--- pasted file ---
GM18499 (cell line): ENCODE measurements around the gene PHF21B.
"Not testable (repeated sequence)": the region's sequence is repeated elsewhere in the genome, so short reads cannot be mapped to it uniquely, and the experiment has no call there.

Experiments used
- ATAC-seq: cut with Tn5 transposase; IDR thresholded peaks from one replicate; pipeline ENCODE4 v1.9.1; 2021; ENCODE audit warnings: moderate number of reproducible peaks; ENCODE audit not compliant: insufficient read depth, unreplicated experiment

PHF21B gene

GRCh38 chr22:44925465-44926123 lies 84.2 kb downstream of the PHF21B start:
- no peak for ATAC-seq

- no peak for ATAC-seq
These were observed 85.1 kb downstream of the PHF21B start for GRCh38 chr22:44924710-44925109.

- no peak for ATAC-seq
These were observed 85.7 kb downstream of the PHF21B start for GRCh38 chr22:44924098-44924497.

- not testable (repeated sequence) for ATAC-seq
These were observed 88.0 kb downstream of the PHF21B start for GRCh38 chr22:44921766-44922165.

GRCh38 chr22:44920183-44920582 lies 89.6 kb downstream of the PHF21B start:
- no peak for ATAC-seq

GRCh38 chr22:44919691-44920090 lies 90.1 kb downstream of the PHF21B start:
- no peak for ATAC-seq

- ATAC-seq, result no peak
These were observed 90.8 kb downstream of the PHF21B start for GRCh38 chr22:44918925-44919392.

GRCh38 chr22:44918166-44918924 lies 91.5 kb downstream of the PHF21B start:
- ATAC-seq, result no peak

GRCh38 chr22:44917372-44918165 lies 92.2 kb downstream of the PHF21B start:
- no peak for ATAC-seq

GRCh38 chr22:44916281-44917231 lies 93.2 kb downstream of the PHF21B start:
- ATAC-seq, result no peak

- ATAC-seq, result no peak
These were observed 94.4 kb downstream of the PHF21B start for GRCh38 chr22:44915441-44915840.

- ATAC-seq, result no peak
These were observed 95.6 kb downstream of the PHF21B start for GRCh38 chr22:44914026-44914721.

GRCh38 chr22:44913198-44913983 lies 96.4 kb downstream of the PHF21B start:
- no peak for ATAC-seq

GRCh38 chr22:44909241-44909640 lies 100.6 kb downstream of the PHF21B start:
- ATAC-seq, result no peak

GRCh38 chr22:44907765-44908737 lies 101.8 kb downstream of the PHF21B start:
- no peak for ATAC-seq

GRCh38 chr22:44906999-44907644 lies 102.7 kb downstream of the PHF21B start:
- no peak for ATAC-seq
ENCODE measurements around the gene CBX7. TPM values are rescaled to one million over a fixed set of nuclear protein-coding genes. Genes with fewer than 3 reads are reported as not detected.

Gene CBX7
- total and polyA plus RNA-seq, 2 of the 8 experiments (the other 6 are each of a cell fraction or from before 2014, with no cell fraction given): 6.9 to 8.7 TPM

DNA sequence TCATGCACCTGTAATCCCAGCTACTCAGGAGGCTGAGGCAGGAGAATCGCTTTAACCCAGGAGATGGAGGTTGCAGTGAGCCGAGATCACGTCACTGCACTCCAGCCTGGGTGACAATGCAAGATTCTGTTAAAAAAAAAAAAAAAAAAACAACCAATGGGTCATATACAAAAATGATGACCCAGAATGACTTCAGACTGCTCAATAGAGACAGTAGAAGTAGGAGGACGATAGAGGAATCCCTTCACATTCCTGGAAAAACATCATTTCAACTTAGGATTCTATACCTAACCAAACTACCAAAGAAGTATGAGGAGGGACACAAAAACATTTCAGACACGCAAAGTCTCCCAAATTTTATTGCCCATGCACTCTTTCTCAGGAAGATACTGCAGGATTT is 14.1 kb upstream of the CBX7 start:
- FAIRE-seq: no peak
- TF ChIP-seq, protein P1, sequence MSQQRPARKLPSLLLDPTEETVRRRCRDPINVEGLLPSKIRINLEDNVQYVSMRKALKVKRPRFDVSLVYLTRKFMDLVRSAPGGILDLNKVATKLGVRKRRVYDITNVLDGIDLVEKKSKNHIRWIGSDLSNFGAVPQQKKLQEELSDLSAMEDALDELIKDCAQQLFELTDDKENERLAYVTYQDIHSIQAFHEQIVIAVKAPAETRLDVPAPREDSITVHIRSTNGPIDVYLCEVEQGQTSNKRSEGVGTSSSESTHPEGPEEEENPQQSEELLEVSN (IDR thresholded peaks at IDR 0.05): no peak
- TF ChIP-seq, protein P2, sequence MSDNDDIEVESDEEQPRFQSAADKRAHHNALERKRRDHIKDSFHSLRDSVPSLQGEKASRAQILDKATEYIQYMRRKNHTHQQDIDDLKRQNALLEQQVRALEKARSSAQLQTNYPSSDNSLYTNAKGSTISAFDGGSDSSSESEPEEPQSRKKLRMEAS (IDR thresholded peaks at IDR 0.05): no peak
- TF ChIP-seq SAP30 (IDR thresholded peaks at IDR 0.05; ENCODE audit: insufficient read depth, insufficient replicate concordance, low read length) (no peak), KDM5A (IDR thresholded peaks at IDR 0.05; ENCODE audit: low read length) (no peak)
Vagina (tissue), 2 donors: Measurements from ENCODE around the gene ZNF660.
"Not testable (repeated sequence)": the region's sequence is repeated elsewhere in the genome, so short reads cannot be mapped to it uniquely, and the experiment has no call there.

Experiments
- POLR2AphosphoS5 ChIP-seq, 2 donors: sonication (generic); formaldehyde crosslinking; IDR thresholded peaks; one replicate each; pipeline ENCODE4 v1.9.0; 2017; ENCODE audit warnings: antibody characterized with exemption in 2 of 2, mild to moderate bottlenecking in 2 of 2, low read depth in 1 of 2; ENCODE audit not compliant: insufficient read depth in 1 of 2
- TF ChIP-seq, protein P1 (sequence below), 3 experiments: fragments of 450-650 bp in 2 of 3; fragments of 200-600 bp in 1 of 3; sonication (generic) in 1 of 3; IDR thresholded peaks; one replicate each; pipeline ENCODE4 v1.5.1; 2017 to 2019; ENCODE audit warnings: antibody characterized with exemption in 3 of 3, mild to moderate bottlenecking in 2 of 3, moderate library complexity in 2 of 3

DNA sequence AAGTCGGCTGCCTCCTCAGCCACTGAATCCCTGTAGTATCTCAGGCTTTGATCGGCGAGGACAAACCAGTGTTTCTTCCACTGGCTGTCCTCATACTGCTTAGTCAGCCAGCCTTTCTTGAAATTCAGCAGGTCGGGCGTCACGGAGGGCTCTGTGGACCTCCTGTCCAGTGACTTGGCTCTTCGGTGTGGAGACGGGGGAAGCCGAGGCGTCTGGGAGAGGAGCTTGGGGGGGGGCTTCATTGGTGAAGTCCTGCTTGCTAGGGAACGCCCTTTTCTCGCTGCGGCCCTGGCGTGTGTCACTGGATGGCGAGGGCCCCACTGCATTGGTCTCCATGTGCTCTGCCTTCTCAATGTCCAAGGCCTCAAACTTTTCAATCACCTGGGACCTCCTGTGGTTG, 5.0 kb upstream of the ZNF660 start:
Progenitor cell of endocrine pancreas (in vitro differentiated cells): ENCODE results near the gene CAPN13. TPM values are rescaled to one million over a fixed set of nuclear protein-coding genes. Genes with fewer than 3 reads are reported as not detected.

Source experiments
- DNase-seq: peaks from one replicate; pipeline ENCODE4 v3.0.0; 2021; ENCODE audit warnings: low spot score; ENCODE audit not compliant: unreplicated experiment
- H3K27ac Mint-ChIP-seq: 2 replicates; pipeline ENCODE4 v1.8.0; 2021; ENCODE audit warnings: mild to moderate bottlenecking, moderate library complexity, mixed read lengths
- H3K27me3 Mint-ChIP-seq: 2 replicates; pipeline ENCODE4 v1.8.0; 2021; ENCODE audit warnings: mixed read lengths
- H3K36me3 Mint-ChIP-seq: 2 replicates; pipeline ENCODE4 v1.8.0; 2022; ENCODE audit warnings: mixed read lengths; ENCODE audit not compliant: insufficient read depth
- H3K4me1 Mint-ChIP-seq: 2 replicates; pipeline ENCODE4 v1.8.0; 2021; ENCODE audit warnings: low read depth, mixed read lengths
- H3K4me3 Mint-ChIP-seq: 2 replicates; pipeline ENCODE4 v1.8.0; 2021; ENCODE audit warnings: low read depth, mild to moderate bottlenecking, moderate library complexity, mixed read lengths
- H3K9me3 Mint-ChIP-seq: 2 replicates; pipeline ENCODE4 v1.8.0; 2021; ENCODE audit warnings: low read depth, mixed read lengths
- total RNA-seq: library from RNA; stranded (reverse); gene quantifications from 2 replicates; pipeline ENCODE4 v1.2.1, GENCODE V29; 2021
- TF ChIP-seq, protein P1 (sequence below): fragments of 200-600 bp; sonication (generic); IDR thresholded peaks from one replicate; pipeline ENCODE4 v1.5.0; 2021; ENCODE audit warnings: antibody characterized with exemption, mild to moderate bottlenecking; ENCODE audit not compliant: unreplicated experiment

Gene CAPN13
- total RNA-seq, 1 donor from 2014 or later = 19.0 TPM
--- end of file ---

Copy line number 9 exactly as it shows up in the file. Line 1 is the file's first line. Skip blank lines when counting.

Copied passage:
These were observed 85.1 kb downstream of the PHF21B start for GRCh38 chr22:44924710-44925109.